Friday, September 11, 2009

On "The Salton Sea" by George Kennan ***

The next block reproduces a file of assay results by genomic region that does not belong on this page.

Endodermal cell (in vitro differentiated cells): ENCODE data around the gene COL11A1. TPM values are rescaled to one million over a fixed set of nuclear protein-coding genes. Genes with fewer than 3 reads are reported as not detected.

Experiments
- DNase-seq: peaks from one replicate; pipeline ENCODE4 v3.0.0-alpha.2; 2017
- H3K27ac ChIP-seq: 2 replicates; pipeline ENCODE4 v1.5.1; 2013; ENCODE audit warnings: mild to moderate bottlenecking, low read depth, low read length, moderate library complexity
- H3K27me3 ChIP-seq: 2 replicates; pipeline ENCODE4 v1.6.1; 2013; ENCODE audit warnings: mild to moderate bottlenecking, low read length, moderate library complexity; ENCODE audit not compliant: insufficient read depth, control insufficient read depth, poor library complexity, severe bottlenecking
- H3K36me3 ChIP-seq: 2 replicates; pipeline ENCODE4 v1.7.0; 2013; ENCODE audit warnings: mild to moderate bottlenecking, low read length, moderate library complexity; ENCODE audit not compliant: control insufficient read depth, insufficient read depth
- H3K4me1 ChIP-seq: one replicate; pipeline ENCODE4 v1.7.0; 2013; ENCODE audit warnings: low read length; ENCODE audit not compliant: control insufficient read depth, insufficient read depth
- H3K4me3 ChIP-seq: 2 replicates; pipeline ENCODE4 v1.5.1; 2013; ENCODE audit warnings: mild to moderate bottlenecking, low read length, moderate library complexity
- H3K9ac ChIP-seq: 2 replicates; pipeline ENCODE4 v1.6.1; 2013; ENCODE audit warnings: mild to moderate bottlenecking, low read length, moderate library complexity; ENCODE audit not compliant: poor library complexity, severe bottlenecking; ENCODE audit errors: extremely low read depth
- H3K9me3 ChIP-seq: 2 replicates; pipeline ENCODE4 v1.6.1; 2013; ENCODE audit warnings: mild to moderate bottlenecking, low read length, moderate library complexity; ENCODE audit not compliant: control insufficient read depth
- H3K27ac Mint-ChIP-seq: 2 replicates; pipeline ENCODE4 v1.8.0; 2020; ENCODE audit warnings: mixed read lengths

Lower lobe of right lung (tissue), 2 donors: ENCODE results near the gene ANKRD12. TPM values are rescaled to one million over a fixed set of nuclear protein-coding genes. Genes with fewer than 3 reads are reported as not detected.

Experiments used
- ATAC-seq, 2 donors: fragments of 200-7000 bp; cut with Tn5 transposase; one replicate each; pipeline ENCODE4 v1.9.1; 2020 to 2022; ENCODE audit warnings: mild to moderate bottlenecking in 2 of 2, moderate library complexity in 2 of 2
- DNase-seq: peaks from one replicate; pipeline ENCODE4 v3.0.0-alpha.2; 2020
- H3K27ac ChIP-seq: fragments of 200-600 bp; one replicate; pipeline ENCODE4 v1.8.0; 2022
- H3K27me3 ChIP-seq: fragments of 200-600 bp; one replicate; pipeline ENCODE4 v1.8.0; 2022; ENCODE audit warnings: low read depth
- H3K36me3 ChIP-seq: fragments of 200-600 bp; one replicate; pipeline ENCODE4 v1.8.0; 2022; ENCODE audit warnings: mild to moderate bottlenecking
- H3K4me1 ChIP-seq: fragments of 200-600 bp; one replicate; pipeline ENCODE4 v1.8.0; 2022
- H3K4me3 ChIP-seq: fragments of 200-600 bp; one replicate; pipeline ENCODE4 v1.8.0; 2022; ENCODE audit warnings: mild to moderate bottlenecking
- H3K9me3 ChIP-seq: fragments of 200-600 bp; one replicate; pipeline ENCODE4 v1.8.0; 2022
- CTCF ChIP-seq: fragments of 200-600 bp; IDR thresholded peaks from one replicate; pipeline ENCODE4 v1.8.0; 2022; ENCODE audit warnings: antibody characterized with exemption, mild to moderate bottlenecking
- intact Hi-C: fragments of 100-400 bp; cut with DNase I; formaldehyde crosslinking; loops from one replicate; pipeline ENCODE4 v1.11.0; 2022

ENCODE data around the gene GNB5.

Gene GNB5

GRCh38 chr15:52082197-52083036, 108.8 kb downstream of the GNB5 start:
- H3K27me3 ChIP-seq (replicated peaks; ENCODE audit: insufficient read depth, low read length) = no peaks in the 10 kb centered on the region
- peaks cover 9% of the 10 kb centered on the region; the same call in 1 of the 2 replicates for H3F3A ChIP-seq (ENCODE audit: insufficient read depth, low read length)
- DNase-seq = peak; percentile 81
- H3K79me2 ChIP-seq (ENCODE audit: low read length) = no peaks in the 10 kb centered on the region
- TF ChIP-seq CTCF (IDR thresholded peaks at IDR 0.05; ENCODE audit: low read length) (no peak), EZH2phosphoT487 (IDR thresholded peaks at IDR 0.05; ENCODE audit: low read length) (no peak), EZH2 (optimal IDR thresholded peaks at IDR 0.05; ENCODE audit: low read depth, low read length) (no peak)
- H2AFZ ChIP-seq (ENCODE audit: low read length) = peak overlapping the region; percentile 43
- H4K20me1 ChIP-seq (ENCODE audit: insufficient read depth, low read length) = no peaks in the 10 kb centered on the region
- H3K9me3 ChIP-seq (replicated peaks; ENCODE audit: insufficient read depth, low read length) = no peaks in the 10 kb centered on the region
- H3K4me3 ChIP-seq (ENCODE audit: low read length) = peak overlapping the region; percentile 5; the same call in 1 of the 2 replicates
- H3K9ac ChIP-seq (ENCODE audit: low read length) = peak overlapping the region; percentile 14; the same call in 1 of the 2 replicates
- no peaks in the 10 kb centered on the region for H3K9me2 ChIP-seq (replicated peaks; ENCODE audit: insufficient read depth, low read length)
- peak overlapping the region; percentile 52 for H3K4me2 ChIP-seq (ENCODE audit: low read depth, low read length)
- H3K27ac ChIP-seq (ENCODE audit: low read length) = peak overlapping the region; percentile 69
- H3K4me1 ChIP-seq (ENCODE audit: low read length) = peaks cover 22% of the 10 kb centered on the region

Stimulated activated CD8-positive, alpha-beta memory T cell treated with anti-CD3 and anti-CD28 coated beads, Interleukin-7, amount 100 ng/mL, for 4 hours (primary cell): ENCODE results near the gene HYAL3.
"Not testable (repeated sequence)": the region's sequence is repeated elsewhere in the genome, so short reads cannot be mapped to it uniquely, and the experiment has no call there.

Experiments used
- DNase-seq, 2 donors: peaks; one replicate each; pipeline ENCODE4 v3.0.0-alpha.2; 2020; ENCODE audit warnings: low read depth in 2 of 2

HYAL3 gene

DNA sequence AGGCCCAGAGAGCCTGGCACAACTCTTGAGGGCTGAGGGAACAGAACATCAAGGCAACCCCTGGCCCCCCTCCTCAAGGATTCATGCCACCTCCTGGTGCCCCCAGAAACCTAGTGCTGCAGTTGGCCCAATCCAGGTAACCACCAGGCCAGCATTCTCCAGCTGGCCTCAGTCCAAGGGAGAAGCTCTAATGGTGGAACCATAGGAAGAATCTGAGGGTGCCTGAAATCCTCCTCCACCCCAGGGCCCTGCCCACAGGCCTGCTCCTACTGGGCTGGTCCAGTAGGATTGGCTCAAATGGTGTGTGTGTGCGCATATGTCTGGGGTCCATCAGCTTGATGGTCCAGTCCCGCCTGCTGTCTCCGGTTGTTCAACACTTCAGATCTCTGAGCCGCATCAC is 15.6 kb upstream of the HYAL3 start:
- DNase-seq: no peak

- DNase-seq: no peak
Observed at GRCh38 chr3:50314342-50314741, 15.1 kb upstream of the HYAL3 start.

This basic primer on the creation of the Salton Sea was written in 1917. It divulges the geological history of the area, explains the creation of the land and water companies that would bring farming to the Imperial Valley and ultimately also the Colorado River itself, and the efforts of engineers to prevent the rerouted Colorado River from overwhelming the valley. Much of the book is written, as many books of the time seem to be, in a hagiographic tone about the greatness of man's exploits--and in this case especially one man's exploits, H. G. Harriman. Harriman was the man in charge of the Southern Pacific Railroad, which took charge of the California Land Company when it failed financially. The Southern Pacific, in turn, ended up responsible for paying the three million dollars it took to reroute the Colorado. Yet, according the author, Harriman received not one word of thanks from the government--and not one penny of help. In part, this book seems a propaganda tool for government relief of big corporations, but it also makes some salient points regarding who should pay when ecological disaster strikes. Who Kennan, the author, was might be a further useful route to understanding the deeper motivation behind the book.

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